WASHINGTON - Less than four months after a community group labeled it one of the five worst lenders in the country, Chase Manhattan Corp. is reporting a dramatic increase in mortgage lending to minorities.

Chase announced this week that it boosted home lending to minorities 270% in 1994, originating 6,578 mortgages to blacks, Hispanics, and Native Americans. That's up from 1,773 mortgages in 1993.

"The results we have shown really depict Chase's commitment to the minority market," Chase senior vice president James Ferriter said. "We think we should be one of the choice lenders from consumers across the board."

National Community Reinvestment Coalition president John Taylor, whose group sponsored the study "America's Worst Lenders," declined to comment.

Chase's minority lending data support statements the bank made when the NCRC study first surfaced in late December. At that time, the bank said its 1994 data would show significant improvements.

But, Bronx-based activist Matthew Lee, who has filed several Community Reinvestment Act protests against Chase, said the statistics are misleading. The increases reflect Chase's purchase of two mortgage companies, rather than bank-generated growth in minority areas, he said.

"I think it is overblown," said Mr. Lee, executive director of Inner City Press/Community on the Move. "The way they report it is disingenuous. They've just bought a company."

While he doesn't oppose banks buying mortgage companies, Mr. Lee said, the purchase doesn't mean minority communities are receiving more loans.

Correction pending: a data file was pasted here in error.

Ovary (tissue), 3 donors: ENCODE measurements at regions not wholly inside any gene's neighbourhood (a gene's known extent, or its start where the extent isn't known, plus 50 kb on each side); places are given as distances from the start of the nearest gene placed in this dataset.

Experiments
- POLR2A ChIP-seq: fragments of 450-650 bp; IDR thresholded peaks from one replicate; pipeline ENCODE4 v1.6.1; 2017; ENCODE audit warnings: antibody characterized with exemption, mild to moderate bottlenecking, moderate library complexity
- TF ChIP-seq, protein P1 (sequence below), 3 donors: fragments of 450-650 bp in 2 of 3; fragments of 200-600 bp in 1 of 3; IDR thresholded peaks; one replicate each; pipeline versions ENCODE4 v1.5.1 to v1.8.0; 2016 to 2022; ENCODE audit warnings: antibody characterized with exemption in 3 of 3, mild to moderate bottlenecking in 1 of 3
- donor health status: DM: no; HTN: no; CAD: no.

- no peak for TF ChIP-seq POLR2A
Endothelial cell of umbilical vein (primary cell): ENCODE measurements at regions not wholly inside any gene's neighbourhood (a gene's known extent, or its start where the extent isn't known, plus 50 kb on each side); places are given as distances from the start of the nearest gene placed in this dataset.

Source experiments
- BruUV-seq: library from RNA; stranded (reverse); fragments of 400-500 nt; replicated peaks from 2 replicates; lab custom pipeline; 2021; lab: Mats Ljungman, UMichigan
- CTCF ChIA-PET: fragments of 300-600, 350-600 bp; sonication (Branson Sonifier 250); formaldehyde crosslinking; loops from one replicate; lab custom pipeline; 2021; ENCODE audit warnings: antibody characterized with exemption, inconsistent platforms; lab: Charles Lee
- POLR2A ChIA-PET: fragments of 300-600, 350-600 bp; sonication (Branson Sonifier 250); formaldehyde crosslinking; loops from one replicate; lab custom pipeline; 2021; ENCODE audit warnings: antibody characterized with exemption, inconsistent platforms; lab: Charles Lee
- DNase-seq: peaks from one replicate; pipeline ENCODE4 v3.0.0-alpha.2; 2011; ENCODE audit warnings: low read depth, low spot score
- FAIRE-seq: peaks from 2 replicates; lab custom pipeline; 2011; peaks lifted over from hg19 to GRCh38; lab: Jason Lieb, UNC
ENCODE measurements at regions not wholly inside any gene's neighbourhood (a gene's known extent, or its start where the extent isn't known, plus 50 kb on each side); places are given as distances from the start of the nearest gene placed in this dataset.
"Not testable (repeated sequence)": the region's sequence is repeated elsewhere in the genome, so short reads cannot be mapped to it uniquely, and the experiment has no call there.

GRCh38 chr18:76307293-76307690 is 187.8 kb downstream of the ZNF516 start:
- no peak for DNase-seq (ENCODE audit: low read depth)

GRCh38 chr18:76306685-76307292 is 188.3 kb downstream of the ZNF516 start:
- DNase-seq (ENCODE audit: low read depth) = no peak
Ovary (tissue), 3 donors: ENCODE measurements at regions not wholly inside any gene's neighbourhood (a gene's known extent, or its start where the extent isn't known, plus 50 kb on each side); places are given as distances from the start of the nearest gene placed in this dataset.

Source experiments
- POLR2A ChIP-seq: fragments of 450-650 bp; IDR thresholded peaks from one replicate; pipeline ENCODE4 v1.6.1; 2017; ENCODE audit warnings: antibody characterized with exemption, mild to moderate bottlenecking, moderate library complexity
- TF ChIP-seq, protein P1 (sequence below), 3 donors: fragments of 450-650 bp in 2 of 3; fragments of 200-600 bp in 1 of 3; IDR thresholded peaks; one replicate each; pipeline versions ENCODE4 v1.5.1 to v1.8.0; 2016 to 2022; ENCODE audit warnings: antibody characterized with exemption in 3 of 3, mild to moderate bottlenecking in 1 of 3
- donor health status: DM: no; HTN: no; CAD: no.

Mr. Ferriter said Chase is proud of its achievements, noting that it showed improvements in serving minority communities across the board. Minorities accounted for 12.7% of all mortgage applicants, more than double 1992's numbers.

Originations to minorities also more than doubled during the past two years, accounting for 11.1% of all of Chase's mortgages in 1994.

Mr. Ferriter said Chase made a conscious decision two years ago to expand from the jumbo mortgage market into residential lending, acquiring mortgage companies Troy & Nichols in 1993 and American Residential in 1994.

The bank also began extensive training and outreach programs to boost business further, he said.

Chase unveiled several new mortgage assistance programs in 1994, Mr. Ferriter said. The Risk Share Affordable Housing Program employs liberal loan-to-value ratios and requires that only 2% of the downpayment come from the borrower's personal assets, he said. Also, the bank unveiled a product requiring only a 3% downpayment and it piloted a program in Maryland last year offering unsecured loans to mortgage borrowers for closing costs.

Chase has not seen any deterioration of its credit quality since it began expanding these programs, Mr. Ferriter said. But, he said the bank is closely monitoring the products, and will reign them in if problems arise.

The growth in lending to minorities is not complete. The bank predicts 14% to 15% jumps in 1995, he said.

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